At the Shaare Zedek Medical Center, a subgroup of infants born to mothers of Sephardic-Jewish descent, whose families immigrated from Asia Minor, and who thus were at high risk for G-6-PD deficiency12,,13 and its associated hyperbilirubinemia,6 was screened for the enzyme deficiency on the first day of life. G-6-PD-deficient neonates were hospitalized routinely for observation for a minimum of 72 hours after birth, with serum total bilirubin determinations performed as clinically indicated. Discharge was delayed if total serum bilirubin values were rising and approaching criteria for phototherapy (below). Discharged newborns were followed by our staff, using our laboratory facilities, as outpatients, until it was clear that serum bilirubin values had stabilized. The compliance rate in our population was excellent, and we were confidant that we were aware of virtually all neonates who develop excessive bilirubinemia. Nursery protocol included the institution of phototherapy as part of hospitalization in G-6-PD-deficient term neonates if the serum total bilirubin value was >256 μmol/L (15.0 mg/dL) in the first week of life. Exchange transfusion was performed if these values rose to >342 μmol/L (20mg/dL) and if infants were unresponsive to phototherapy.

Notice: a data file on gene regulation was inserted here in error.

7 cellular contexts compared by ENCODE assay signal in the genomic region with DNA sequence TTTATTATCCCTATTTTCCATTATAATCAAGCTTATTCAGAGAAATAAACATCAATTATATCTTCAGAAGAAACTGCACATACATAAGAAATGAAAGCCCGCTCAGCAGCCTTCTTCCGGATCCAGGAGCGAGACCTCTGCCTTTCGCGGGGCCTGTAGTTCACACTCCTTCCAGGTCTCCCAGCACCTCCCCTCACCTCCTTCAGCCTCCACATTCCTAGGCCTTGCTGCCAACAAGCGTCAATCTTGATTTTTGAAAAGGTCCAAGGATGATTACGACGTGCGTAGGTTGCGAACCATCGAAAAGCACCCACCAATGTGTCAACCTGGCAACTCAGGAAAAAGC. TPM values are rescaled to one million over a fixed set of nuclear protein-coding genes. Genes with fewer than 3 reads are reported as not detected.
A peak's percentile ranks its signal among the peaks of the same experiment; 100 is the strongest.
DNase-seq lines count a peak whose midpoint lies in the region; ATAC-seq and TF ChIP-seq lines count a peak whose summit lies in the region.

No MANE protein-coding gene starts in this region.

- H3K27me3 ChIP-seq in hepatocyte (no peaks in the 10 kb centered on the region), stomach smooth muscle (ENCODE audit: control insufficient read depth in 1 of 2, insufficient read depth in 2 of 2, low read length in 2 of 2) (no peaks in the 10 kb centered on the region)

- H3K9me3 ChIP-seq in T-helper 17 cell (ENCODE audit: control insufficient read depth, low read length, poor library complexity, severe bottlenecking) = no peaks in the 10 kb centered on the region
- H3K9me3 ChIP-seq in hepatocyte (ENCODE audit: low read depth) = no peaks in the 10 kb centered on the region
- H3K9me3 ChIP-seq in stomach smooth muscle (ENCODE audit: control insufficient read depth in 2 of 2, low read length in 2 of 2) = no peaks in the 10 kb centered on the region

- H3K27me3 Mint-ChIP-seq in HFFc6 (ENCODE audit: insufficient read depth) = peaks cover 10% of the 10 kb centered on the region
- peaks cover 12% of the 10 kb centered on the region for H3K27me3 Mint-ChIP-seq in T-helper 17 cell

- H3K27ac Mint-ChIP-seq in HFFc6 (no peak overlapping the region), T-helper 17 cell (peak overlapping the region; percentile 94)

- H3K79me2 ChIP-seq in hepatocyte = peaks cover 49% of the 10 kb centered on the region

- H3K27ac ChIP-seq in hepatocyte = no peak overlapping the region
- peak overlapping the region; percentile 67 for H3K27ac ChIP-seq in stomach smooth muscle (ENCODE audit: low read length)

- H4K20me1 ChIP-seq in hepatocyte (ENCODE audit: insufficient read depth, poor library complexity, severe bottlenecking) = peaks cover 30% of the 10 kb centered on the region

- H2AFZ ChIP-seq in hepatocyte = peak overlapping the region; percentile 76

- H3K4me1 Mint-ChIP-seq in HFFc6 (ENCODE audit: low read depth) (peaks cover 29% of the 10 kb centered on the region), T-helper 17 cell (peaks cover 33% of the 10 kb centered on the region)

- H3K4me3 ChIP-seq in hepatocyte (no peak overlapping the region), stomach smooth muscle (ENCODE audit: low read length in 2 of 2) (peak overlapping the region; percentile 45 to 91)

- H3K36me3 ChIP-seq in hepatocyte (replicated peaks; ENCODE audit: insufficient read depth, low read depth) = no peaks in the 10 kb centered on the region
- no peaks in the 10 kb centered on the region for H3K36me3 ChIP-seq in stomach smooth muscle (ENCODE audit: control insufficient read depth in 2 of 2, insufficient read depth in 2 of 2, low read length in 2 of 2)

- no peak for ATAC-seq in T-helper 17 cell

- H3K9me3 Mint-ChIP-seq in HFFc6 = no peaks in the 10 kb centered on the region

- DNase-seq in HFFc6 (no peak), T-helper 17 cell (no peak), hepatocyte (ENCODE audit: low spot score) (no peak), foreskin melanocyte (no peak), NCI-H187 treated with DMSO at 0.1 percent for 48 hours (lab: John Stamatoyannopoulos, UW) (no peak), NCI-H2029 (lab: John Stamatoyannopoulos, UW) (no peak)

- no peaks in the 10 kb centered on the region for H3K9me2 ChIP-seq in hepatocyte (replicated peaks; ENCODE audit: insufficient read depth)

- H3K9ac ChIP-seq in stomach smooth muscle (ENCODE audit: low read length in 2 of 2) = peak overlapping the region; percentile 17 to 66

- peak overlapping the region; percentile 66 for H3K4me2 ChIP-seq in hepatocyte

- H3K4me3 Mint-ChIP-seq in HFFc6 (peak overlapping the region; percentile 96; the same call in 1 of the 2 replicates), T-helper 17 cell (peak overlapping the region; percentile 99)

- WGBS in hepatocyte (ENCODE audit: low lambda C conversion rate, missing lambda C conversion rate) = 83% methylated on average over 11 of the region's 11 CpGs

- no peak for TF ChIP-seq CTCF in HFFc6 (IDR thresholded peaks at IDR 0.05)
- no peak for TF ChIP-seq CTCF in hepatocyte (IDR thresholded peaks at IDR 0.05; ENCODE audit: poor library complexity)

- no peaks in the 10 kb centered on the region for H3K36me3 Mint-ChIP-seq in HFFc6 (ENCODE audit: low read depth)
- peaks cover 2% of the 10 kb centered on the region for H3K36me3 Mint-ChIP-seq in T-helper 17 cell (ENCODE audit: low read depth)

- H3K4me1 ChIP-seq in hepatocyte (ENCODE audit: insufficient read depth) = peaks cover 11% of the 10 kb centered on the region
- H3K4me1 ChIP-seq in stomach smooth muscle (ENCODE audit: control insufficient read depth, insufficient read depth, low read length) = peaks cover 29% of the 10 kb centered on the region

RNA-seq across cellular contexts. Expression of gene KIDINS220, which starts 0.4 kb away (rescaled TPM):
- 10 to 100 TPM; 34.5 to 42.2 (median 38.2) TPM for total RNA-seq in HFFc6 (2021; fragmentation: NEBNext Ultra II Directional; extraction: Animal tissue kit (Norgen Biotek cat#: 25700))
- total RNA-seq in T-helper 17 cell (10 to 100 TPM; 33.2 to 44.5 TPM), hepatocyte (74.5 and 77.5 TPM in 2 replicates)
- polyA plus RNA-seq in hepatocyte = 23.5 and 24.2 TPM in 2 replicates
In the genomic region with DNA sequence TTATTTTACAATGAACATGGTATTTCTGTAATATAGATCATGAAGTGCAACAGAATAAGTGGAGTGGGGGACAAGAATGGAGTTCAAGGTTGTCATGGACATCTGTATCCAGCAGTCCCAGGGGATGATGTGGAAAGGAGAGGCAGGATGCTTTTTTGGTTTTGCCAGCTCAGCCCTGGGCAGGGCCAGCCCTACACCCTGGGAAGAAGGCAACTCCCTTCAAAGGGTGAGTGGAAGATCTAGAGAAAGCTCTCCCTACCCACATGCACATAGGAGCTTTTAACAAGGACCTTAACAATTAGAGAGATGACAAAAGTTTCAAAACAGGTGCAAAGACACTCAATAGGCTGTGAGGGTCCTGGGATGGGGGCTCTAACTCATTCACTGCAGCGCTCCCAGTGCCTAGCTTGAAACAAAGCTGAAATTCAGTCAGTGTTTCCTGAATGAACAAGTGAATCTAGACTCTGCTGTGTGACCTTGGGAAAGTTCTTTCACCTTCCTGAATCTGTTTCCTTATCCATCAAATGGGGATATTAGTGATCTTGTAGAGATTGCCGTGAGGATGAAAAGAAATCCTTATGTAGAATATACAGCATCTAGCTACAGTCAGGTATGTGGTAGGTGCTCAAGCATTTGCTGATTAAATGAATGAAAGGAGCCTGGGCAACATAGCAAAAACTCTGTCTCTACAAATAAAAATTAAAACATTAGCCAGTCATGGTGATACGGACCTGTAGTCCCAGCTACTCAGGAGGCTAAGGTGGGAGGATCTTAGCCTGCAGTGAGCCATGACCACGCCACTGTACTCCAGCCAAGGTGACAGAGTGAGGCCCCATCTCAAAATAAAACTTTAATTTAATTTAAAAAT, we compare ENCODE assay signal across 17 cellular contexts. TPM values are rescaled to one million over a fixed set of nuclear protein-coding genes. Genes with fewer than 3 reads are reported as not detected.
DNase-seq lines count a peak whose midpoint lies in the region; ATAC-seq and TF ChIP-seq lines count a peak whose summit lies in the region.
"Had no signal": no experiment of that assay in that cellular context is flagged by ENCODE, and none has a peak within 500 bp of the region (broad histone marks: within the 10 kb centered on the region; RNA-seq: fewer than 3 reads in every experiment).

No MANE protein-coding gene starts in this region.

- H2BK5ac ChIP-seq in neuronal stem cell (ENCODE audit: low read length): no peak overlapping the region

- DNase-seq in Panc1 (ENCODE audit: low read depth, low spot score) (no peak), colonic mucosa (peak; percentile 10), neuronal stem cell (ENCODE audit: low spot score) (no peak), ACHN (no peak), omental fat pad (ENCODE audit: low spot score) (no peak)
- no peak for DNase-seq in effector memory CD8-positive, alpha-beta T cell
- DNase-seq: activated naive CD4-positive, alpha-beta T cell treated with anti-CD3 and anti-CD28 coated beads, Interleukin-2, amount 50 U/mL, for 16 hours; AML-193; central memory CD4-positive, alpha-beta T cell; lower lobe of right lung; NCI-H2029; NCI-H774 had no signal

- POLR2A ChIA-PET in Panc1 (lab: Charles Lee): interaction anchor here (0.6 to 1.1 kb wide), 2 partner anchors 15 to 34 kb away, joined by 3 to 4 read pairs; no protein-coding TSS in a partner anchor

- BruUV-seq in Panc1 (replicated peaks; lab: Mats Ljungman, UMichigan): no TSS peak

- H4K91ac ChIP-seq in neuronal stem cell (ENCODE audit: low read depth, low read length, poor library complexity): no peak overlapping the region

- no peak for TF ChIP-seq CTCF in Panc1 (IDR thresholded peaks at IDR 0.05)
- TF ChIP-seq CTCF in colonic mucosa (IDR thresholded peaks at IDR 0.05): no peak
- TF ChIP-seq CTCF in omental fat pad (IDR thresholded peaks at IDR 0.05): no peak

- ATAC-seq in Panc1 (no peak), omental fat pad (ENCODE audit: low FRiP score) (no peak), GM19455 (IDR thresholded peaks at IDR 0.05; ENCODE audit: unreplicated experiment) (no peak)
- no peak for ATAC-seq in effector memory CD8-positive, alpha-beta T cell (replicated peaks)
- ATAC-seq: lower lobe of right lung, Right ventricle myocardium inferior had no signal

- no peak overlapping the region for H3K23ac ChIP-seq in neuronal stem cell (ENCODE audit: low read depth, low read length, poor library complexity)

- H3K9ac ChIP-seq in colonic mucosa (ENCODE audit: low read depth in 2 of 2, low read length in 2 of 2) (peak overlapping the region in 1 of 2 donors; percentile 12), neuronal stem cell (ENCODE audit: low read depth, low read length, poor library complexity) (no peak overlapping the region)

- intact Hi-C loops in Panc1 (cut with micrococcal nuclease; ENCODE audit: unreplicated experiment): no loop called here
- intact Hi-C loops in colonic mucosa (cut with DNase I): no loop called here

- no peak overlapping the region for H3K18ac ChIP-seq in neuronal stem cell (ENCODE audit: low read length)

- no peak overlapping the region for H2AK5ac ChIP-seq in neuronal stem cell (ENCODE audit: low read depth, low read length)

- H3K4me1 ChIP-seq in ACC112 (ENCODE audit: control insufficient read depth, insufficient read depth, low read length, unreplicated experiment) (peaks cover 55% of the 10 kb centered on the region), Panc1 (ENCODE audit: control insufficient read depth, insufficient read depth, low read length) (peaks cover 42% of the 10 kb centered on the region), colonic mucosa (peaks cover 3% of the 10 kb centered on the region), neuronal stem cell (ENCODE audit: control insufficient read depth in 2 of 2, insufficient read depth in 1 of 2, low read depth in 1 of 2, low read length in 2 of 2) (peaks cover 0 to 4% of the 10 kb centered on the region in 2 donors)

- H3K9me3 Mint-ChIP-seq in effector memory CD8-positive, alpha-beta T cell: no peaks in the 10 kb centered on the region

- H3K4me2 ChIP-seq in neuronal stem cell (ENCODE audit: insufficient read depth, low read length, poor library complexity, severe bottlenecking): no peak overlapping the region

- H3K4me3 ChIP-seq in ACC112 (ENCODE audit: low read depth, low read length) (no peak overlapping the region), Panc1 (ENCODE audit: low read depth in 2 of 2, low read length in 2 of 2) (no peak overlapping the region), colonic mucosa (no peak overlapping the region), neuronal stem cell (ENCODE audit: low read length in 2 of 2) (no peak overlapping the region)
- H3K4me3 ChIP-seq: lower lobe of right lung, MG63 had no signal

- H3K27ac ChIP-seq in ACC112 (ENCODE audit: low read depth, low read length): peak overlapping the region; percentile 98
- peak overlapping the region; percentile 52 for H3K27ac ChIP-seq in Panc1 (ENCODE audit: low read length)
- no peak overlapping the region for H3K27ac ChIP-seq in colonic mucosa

The study protocol was approved by the Shaare Zedek Medical Center's institutional review board. Candidates for the study, chosen arbitrarily from the G-6-PD-deficient population, included otherwise healthy, term, male newborns, free of any other identifiable factor known to exacerbate jaundice such as cephalhematoma, maternal diabetes, Coombs' positive hemolytic anemia, or sepsis. Infants were managed according to the routine protocol. When an infant who met criteria for entry into the study was estimated by clinical judgment to have a rising serum total bilirubin value ranging from 171 to 254 μmol/L (10.0–14.9 mg/dL), serum for high-performance liquid chromatography (HPLC) analysis of bilirubin fractions of infants was obtained along with routine total diazo bilirubin serum. Neonates were entered into the study only if their serum diazo bilirubin value was found to be 171 to 254 μmol/L (10.0–14.9 mg/dL). If the serum diazo bilirubin value was lower than the range for inclusion in the study, that infant was allowed to be included at a later time should he meet the criteria using a new serum HPLC sample, obtained with a later serum diazo bilirubin sample. Serum for the diazo and HPLC bilirubin determinations were sampled concurrently in all cases. The subsequent management of enrolled newborns was identical to that for the routine clinical protocol. The infants were followed until they either did not exceed a serum bilirubin value of 254 μmol/L (14.9 mg/dL) or until the bilirubin levels rose above this level, by a process of self selection. The maximal recorded serum total bilirubin value was noted, and other routine data were recorded.